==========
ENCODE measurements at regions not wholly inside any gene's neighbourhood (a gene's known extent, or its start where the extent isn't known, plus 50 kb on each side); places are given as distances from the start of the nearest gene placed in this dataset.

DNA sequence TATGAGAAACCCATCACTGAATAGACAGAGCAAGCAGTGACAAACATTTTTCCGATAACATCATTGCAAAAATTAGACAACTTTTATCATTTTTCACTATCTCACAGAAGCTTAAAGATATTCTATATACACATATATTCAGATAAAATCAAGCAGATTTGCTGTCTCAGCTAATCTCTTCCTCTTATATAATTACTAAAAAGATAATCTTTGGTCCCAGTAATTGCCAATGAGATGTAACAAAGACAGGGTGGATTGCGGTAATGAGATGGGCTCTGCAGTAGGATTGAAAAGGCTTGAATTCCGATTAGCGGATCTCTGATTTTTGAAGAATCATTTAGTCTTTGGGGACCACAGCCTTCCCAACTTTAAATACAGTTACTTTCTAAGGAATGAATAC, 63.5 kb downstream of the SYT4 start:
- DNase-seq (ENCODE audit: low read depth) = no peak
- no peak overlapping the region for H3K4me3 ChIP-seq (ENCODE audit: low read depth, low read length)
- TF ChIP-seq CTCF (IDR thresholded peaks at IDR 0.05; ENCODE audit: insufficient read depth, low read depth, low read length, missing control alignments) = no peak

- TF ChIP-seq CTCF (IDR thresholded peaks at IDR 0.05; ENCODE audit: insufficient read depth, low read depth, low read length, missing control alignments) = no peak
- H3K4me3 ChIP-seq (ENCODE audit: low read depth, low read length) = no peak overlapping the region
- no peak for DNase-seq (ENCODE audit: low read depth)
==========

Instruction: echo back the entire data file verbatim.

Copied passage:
ENCODE measurements at regions not wholly inside any gene's neighbourhood (a gene's known extent, or its start where the extent isn't known, plus 50 kb on each side); places are given as distances from the start of the nearest gene placed in this dataset.

DNA sequence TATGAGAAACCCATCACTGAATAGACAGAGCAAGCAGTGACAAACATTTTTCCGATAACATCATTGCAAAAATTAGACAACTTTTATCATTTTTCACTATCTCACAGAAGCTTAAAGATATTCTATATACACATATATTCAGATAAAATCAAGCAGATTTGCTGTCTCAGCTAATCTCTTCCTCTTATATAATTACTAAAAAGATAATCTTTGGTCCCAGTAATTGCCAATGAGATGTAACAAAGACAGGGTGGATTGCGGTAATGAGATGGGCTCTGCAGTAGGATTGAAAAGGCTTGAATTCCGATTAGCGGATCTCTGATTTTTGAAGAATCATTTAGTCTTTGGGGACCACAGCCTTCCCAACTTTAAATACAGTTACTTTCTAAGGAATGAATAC, 63.5 kb downstream of the SYT4 start:
- DNase-seq (ENCODE audit: low read depth) = no peak
- no peak overlapping the region for H3K4me3 ChIP-seq (ENCODE audit: low read depth, low read length)
- TF ChIP-seq CTCF (IDR thresholded peaks at IDR 0.05; ENCODE audit: insufficient read depth, low read depth, low read length, missing control alignments) = no peak

- TF ChIP-seq CTCF (IDR thresholded peaks at IDR 0.05; ENCODE audit: insufficient read depth, low read depth, low read length, missing control alignments) = no peak
- H3K4me3 ChIP-seq (ENCODE audit: low read depth, low read length) = no peak overlapping the region
- no peak for DNase-seq (ENCODE audit: low read depth)